Today marks 5 years of playing Jazz trumpet for me. Prior to that was a post college 23 years of non-playing. And even in college, I couldn’t really improvise. I can now. As I get better, and as I am consistently practicing, listening and playing with other live musicians, a simultaneous calibration of my perspective of what is good is occurring. Relative to 5 years ago, I’m good. Good, is the baseline. Good is always changing. On a scale from Suck to Great, Good is in the middle. Great is when I feel like I’m playing at the top of my ability, Suck is when nothings happening. I’ve realized that, despite my desire to play great, I experience a range of outcomes, nearly every night I’m performing or practicing. What I’ve noticed in the past year is that playing good is a state of being. At the beginning(5 yrs ago), I wasn’t sure if I could consistently not suck. Now, I feel that greatness can happen every night. In fact, it does happen almost every night, along with good and perhaps sucking as well sometimes.
Anyways, I’m loving every minute of playing. I’m currently playing in a new band called Groove Holiday. Super fun. Lot’s of originals. Jazz Funk Instrumental. Our 2 gigs so far were Quixotes and Dazzle in Denver. Greg Warren, Chris Anton, Kalin Capra, and Tyler Bender. I’ve been sitting in weekly at the Pourhouse in Loveland(my first sit-in Mar. 2 2000). Kalin Capra has also been playing bass there since 2000. I took another lesson this year from my friend Hugh Ragin. He introduced me to Whisper Tones.
Here are some realizations that I have come to over the years as I’m figuring this music thing out.
It’s not just learning how to blow and play, but learning how to listen and hear.
Seeing sound is basically seeing time.
It’s more about turning parts of your brain off than on.
Remember, it’s all about the music. Music is not playing notes, playing parts, theory. Forget all that. Just play!!!!
Practice your ass off. You really can’t practice too much. But, even if it’s a small amount of time, make it count. Practice your ass off.
When you play, it’s your soul talking.
Music is not a sum of precisely placed notes or the result of thousands of hours of practice.
Music is separate from technique.
Some amazing music can happen when a musician is putting his heart and soul into it.
Pushing through worldly limitations, the music shines through, despite technique, taking the musician and the listener beyond this world, beyond technique.
The phrase pushing the envelope? The envelope: It’s you. Don’t fight it. Let it go. It’s your soul that’s trying to get out. Let it out.
Don’t practice not stopping. Practice taking your horn off your face.
Brad Goode once told me “Listen to everyone else but yourself”. Bam! That was a game changer for me. It showed me first, that I don’t listen enough. And second, in doing so, I can still play. Stuff comes out of my head, even though I’m not technically thinking of each and every note I’m playing. Kind of like walking without thinking of each step you are taking. It’s just natural.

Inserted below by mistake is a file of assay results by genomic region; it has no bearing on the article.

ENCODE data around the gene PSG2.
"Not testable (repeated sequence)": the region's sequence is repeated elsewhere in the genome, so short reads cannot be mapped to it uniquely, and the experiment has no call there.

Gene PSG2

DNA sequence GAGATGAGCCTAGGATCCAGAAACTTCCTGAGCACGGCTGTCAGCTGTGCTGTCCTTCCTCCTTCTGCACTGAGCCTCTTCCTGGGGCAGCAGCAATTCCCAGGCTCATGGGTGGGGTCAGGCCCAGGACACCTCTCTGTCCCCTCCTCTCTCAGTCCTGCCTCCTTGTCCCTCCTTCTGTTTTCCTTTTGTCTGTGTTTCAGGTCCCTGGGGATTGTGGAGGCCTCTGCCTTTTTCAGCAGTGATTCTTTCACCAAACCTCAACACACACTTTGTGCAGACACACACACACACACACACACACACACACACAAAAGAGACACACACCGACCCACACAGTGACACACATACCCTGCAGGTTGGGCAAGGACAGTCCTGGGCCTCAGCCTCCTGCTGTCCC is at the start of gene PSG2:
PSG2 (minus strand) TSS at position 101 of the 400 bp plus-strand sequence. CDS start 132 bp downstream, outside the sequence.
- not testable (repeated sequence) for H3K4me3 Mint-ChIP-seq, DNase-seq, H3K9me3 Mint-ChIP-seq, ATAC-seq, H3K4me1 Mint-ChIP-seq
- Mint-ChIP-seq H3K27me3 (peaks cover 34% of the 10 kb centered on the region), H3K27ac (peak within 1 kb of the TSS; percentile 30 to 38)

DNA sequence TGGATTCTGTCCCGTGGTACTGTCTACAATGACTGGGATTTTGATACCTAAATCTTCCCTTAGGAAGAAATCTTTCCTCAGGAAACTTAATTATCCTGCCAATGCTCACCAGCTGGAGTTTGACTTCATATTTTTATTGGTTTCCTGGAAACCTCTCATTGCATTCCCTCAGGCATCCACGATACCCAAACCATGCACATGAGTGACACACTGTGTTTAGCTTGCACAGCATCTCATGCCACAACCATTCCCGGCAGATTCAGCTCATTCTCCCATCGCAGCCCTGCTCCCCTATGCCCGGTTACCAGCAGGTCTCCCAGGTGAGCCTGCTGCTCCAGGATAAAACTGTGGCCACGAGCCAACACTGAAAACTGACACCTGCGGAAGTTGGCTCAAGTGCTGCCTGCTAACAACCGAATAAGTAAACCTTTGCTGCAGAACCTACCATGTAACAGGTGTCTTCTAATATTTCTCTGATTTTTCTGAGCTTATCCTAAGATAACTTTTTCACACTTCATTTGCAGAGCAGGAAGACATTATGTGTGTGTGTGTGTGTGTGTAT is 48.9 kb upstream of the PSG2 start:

Listening to everyone else allows me to involve myself in the musical moment. That’s where magic happens. That’s the only thing that matters. At that moment, that is your reality. And is, for the most part, created by everyone else on stage. You’re free to do with it what you want. “Reality is your perspective of the manifestation of all others perspectives”. Jon Long
Today is the 3 year anniversary for me and my new Trumpet life. I’ve been playing non-stop, every day since.
It’s been a blast! I’ve been lucky to have had many great musical experiences, including all the crazy gigs with the awesome funk band Futaba, subbing with another great band: The Lindsey Obrien Band for Bandswap, my latest adventure: The Steve Johnson Group and sitting in and gigging with some amazing, talented rhythm section players: Mark Raynes, Mark and Myles Sloniker, Roger Barnhart, Steve Thurston, Alwyn Robinson, Mark Diamond, Andy Weyl, Kalin Capra, Chris Kroger, Peter Knudsen and many more. My school yard has been the jam sessions at the Brad Goode Jam Session in Boulder, Tavollas and the Jaeger, in Greeley, The Pourhouse in Loveland and the Sunday jam at the Boulder Outlook. The Longtones, of course, threw down everything from Bitches Brew inspired grooves to ballads at many Avo’s gig’s.
What started 3 years ago as a renewed ambition to “be good” is now as normal a part of my life as breathing. In fact, a good percentage of my breaths exhale through my horn.
I still take lessons a couple times a year. Hugh Ragin, Brad Goode, Gabe Mervine and Peter Sommer have all sparked ideas in my head for creating the integral pieces of the puzzle for learning to play this crazy thing we call Jazz. Form, Harmony, Articulation, Air Speed, Time, Space, Sound, Rhythm, Performing vs Practicing, Listening, Transcribing, Creating and Collaborating.